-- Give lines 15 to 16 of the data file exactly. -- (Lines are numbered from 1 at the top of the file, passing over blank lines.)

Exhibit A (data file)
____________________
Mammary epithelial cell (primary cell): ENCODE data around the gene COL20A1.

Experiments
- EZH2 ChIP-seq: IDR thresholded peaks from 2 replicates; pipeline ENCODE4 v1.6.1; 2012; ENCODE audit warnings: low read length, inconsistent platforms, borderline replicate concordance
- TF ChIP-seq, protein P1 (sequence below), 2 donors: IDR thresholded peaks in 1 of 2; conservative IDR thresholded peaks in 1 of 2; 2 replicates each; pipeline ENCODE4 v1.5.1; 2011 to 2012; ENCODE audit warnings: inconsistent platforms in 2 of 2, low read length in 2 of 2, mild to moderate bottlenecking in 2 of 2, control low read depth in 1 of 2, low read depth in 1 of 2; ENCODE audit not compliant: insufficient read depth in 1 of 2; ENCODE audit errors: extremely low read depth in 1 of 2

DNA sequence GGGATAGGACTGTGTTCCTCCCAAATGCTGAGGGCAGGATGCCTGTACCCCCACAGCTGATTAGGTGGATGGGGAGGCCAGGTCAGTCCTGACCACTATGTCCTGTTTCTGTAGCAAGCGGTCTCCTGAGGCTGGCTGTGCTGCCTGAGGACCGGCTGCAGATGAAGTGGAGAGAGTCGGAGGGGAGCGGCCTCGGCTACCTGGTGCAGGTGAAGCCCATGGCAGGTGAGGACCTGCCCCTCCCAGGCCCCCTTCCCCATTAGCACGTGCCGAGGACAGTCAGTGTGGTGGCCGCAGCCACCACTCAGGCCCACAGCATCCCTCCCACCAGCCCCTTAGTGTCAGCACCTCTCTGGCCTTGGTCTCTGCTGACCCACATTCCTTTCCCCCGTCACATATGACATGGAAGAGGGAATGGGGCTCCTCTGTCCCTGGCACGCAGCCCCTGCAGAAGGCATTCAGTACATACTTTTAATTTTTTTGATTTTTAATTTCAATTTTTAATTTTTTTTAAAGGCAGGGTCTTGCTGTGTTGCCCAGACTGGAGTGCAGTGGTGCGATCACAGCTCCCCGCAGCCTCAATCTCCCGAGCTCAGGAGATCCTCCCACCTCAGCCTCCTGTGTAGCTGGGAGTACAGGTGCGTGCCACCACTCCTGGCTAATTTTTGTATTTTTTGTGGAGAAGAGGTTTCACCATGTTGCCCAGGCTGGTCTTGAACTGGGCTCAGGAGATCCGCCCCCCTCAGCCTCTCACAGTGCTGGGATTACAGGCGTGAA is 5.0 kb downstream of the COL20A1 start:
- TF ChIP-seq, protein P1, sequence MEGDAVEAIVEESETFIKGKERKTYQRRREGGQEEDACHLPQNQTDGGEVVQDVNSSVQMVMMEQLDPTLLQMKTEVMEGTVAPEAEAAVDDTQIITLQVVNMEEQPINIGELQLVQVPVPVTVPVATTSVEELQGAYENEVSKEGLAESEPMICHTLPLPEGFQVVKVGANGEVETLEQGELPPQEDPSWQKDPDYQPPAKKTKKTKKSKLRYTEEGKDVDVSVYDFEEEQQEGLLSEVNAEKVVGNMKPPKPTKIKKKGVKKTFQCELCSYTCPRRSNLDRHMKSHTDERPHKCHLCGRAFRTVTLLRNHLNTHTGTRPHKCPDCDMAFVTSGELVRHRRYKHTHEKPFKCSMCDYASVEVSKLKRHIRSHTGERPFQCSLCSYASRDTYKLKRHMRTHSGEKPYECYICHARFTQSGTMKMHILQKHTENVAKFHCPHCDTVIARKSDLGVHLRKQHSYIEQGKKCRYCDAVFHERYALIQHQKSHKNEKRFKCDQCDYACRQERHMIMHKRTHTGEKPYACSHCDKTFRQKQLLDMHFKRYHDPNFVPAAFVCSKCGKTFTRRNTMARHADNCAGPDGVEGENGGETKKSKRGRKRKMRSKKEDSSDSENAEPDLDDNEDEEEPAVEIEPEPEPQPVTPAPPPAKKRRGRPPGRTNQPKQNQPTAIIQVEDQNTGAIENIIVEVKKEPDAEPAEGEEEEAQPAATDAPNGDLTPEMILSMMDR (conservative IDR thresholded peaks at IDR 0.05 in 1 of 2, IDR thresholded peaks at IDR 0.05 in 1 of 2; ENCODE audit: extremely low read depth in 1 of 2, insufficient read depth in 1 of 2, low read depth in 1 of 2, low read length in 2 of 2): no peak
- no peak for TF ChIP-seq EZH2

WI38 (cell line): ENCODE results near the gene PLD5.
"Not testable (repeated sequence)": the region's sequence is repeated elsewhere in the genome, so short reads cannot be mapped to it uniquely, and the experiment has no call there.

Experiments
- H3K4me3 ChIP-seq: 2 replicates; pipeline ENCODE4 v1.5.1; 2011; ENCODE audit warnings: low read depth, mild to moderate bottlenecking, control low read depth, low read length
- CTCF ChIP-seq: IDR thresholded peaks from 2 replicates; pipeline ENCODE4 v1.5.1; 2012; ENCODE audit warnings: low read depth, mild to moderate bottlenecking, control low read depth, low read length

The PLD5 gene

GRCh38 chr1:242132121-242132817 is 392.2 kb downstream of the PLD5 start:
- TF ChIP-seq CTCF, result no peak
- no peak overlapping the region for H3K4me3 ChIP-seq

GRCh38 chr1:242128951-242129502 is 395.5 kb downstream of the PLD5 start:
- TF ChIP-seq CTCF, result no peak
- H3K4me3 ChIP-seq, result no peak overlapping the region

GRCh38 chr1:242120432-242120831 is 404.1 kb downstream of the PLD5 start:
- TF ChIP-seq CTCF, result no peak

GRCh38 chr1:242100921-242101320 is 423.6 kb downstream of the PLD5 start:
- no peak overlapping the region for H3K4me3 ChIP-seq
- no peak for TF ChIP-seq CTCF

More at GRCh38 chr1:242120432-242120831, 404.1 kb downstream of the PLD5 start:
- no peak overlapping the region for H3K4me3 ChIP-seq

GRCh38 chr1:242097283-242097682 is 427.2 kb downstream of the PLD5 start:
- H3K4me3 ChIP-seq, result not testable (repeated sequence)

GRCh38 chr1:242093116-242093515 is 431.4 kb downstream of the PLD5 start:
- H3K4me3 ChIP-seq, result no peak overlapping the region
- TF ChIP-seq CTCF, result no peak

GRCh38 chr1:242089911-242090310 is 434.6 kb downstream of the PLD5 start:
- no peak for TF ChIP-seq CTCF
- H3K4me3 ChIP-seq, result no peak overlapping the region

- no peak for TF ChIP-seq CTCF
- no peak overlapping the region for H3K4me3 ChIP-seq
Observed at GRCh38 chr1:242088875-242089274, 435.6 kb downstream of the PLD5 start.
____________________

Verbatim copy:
- TF ChIP-seq CTCF, result no peak
- no peak overlapping the region for H3K4me3 ChIP-seq